I came through the door and almost didn’t recognize the place. Joe had been busy cleaning and tidying and it really showed. The place hasn’t been like this since, well, never. We don’t live like this. We’re clean but we’re untidy. Books piled on the couch. Papers littering the front room. Dog toys and bits of dog toys hiding just under the lip of the chairs. We live here and it shows. But today it looked like we’d walked into a display unit and that a salesman would come soon to talk us into a time share.
Once in, I sat down in my chair and immediately pushed the button that raised my feet up and I settled in. I asked Joe if he wanted to watch something on television for a few minutes. He was frantic. “No,” he said, “I’ve vacuumed the floors, now I have to wash them, then I have to change the sheets on the bed and tidy up the bedroom.” I looked at the floors, they were already spotless. But, in seconds he was in there with the mop washing every square inch.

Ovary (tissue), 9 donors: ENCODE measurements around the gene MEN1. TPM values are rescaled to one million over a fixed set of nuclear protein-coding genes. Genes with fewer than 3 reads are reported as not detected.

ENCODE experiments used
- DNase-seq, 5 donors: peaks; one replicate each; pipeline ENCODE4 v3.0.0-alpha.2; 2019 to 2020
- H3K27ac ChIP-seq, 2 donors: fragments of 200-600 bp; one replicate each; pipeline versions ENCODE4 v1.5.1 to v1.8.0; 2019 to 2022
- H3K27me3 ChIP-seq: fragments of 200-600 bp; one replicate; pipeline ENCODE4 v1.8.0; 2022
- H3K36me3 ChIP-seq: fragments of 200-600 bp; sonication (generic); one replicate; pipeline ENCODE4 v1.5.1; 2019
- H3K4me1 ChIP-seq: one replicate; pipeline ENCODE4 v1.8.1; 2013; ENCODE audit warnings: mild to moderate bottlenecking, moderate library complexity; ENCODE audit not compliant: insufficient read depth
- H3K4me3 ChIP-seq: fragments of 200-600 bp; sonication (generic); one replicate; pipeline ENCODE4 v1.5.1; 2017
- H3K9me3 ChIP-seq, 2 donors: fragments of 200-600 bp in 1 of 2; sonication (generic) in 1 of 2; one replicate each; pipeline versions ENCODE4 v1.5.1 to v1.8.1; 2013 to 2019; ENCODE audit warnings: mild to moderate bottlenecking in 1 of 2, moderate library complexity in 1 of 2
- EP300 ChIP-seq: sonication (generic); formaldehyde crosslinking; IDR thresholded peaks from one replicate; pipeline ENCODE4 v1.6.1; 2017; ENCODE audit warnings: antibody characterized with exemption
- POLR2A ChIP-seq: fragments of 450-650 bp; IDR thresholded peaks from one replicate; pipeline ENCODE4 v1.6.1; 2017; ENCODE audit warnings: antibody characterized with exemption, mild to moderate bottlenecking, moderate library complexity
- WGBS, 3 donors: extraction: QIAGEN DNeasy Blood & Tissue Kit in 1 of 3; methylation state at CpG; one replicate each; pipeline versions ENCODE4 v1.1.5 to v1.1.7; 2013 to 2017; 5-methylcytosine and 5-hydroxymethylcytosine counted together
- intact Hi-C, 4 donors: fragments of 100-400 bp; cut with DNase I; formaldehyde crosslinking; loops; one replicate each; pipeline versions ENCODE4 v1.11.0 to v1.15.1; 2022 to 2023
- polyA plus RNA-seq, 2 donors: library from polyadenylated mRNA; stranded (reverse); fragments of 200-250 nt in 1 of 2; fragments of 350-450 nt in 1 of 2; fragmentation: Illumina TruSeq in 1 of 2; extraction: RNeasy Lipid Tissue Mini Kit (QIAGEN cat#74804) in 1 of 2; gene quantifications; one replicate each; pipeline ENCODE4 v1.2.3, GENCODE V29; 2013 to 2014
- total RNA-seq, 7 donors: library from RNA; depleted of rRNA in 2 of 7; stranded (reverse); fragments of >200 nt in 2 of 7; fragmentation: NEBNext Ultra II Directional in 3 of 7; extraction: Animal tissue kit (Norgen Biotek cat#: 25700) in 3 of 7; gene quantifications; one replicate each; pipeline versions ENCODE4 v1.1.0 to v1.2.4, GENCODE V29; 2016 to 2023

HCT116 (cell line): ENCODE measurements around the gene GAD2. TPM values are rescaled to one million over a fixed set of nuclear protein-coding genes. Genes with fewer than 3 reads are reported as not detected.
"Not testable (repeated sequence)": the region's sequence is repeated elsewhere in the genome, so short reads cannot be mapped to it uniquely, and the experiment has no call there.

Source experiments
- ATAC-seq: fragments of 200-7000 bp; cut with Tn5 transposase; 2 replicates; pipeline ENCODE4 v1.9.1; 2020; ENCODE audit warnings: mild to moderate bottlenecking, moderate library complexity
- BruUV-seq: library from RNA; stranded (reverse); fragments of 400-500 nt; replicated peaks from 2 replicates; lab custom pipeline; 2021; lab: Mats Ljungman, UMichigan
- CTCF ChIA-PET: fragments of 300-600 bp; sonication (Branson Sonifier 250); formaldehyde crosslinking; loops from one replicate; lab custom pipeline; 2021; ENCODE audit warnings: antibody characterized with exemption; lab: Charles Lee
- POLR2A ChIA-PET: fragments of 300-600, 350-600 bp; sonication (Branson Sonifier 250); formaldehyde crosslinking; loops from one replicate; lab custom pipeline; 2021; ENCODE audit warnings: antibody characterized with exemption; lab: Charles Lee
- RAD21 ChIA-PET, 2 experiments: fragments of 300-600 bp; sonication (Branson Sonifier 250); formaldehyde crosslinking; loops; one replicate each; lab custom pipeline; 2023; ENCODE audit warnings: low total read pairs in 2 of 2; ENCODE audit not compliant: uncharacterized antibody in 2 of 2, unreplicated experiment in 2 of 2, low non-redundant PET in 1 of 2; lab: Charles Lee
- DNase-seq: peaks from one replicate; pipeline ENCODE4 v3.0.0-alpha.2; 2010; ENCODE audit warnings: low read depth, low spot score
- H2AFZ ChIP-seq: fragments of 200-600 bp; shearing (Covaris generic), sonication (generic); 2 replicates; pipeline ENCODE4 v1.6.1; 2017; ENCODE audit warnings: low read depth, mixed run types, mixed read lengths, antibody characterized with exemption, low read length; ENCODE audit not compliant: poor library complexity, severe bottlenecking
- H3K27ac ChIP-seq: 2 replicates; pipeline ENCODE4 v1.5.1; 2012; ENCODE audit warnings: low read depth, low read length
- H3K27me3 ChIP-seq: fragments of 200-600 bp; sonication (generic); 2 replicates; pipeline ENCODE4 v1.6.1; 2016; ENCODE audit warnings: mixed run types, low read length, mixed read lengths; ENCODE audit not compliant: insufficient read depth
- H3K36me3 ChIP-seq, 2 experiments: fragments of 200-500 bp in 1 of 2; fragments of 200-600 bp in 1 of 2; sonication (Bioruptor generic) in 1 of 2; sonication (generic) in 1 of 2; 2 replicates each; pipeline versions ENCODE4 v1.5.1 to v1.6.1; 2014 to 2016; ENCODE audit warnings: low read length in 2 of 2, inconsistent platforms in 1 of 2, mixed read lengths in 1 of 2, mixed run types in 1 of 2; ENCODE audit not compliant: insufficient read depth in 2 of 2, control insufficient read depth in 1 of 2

“I’m making the bed in case you need to be see in there rather than out here,” he explained.
When he was finally done I took a look and the bedroom looked amazing. Everything had been organized and dusted and arranged for public view. “WOW”. I sad and could see from Joe’s face that this was the right response.
So what was going on?
We were going to have our first visit by the home care nurse who was coming to ensure that the healing was progressing. That I was fighting off the infection. That I was getting well.
In Joe’s mind, he was going to get graded on a scale that veered from ‘loving spouse’ to ‘slovenly attendant,’ and he was determined to pass the test.
The nurse ended up being almost 4 hours late, but she came in and worked with me in the front room, I almost wanted to invite her to glance into the bedroom because it looked so awesome, but I figured that would be weird.
She pronounced me ‘on the road to recovery.’
I am now officially on notice.
I’m getting better.
And I live in a very, very, clean and tidy home. (For a day or two at least.)